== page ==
Defendant testified. He claimed he was not cohabiting with the victim at the time of the assaults, but admitted being an intermittent bed companion. He accused the victim of starting the fight in the car by scratching his neck. He grabbed her in an unsuccessful attempt to keep her from getting out of the car, then followed her and pushed her to the ground because he was angry about the scratch. When he followed her into the store, he pushed her away from the counter to keep her from calling the police. He otherwise did not kick or strike her. When cross-examined about the surveillance video from the supermarket, defendant admitted the video did not show the victim attacking defendant in the car; it showed him on top of her in the car drawing his hand back several times; it showed him standing above her as she lay on the ground outside the market, moving his arms and legs; and it showed him swinging his arms as he stood over her in the store after shoving her to the ground.

(2009 WL 3809633 at *1-2 (2009).)

Failure to Hold Competency Hearing

State Court Opinion

The California Court of Appeal was the last state court to issue a reasoned decision addressing this claim. Accordingly, the undersigned considers whether the denial of this claim by the California Court of Appeal was an unreasonable application of clearly established Supreme Court authority.

The California Court of Appeal denied this claim for the reasons stated herein:

Defendant's Competence to Stand Trial
In order to be subject to trial, due process requires a defendant to have a rational understanding of the nature of the proceedings against him and the ability to consult effectively with counsel in preparing the defense. ( Indiana v. Edwards (2008) 554 U.S. ____ [171 L.Ed.2d 345 , 352] (Edwards).) A trial court must suspend proceedings and conduct a competency hearing whenever there is "substantial evidence of incompetence, that is, evidence that raises a reasonable... doubt" as to a defendant's competence to stand trial. ( People v. Rogers (2006) 39 Cal.4th 826 , 847.) Given a trial court's ability to observe a defendant, the court is entitled to deference in deciding whether the circumstances called for a competency hearing, but the failure to hold a hearing in the presence of substantial evidence of incompetence requires reversal of the judgment. (Ibid.) In the same vein, the failure of defense counsel to seek a competency hearing is not determinative but is significant. (Id. at p. 848.) Suicide attempts or ideation " in combination with other factors " can be substantial evidence of incompetence. (Ibid., italics added.) Presenting a list of facts on appeal unrelated to a defendant's understanding of the proceedings or ability to assist counsel is inadequate; "a defendant must exhibit more than bizarre, paranoid behavior [or] strange words...." ( People v. Ramos (2004) 34 Cal.4th 494 , 508.)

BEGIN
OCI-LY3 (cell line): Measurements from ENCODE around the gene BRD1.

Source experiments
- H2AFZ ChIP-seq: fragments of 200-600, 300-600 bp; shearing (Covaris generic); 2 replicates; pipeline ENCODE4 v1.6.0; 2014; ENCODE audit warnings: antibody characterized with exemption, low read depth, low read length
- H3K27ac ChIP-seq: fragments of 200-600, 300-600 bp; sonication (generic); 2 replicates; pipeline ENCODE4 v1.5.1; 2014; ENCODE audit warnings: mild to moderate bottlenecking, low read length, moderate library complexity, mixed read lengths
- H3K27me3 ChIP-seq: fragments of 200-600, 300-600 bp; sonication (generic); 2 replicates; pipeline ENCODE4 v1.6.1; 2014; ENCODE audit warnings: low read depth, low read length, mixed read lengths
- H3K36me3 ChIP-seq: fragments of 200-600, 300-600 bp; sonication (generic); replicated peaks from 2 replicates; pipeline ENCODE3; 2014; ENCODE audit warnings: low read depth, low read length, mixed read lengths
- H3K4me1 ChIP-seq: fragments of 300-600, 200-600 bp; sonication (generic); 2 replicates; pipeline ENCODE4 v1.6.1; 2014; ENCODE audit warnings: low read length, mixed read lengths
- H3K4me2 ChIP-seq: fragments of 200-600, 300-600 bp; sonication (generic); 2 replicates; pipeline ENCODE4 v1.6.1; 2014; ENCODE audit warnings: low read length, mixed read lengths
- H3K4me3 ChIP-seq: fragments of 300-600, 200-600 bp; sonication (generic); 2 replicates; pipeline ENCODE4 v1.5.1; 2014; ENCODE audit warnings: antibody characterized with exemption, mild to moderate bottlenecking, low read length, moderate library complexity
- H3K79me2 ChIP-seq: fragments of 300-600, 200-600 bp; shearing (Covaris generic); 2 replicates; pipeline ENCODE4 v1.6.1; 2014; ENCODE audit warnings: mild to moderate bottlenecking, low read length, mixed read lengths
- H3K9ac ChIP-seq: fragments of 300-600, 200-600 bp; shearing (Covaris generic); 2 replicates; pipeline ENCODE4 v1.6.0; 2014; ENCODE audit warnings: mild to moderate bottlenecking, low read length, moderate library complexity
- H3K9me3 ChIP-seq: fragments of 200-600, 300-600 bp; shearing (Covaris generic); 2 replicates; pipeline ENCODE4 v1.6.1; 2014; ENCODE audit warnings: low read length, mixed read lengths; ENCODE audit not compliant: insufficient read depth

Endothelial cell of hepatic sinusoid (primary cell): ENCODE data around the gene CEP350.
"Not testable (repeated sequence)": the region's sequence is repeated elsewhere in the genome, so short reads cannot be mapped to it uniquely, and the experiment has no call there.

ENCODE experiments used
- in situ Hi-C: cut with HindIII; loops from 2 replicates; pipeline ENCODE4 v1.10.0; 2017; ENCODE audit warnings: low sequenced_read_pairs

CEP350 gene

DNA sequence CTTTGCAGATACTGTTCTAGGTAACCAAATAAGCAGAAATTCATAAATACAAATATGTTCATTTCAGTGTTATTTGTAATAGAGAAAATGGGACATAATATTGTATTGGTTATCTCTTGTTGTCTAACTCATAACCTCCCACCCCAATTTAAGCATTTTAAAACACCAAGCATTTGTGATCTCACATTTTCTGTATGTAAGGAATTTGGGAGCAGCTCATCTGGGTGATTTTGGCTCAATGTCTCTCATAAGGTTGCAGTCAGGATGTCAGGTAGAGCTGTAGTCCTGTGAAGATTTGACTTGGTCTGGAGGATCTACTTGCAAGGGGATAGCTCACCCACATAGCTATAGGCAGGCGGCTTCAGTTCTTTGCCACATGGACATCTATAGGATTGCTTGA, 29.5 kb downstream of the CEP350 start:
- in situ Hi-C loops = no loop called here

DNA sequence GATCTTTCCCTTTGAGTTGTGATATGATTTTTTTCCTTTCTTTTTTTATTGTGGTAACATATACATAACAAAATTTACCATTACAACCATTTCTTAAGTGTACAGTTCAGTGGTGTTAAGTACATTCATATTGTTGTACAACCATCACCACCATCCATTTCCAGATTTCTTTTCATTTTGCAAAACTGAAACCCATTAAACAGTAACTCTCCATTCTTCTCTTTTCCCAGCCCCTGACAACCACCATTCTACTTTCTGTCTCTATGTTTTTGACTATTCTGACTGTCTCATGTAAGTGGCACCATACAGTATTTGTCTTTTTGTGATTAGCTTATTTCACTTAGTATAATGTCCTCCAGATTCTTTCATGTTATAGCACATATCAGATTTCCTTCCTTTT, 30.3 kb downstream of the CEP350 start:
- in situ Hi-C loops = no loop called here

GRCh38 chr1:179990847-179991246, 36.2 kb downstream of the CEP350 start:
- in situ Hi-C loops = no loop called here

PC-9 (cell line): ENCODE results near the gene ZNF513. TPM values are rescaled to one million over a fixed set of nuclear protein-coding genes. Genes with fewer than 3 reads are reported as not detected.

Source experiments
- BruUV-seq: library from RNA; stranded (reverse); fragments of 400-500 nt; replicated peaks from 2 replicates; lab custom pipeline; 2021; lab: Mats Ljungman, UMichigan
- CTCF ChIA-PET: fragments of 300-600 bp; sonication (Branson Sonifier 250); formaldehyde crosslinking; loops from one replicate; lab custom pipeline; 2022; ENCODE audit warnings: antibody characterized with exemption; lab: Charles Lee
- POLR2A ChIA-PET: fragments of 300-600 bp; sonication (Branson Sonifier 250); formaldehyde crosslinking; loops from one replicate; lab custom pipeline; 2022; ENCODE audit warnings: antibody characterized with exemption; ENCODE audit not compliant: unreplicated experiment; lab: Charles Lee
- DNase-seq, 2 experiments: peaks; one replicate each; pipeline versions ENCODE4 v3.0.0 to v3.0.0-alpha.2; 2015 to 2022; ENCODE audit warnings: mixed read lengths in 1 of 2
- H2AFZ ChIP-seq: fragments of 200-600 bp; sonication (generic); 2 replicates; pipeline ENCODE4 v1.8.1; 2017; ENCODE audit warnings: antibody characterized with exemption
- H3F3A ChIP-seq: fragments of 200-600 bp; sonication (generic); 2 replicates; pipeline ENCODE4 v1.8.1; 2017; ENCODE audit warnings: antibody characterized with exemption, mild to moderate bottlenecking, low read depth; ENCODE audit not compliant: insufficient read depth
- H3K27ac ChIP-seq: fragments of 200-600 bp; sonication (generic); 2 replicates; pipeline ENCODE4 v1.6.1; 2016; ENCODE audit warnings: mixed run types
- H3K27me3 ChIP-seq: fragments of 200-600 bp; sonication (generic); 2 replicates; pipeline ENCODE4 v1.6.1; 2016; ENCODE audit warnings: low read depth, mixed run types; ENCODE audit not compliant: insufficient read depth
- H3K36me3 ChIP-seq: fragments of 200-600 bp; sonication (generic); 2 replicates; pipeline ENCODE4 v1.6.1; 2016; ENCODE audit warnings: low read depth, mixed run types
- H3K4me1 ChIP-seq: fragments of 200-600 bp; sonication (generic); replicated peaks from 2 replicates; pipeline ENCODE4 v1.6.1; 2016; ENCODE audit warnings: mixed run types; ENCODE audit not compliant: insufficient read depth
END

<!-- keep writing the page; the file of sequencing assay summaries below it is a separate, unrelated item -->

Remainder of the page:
Throughout the proceedings, defendant demonstrated extreme emotional strain from the prospect of the lengthy indeterminate life sentence he faced. In the original trial proceedings in October 2007, counsel indicated at the outset that relations with his client were rocky but repairable. On the following day, defendant refused to come to court. Defense counsel reported that "I don't think I can raise things to the level of a doubt to his competency. But I do have some concerns" about defendant not presently taking the anti-depressants previously prescribed for him while in jail, because he was somewhat suicidal. The prosecutor noted there were indications in the jail record of previous suicide attempts, though not whether they were feigned or not. Defense counsel thought defendant was preoccupied and that preoccupation was interfering in their interaction, which might raise a doubt of competence if it worsened. For this reason, he asked for a short continuance to get an evaluation of defendant from professionals with whom he was familiar and who could work quickly. The court and the prosecutor both adverted to defendant's "difficult" personality and high stress level, and the need to avoid giving him any indication that being difficult would result in any delay of the proceedings.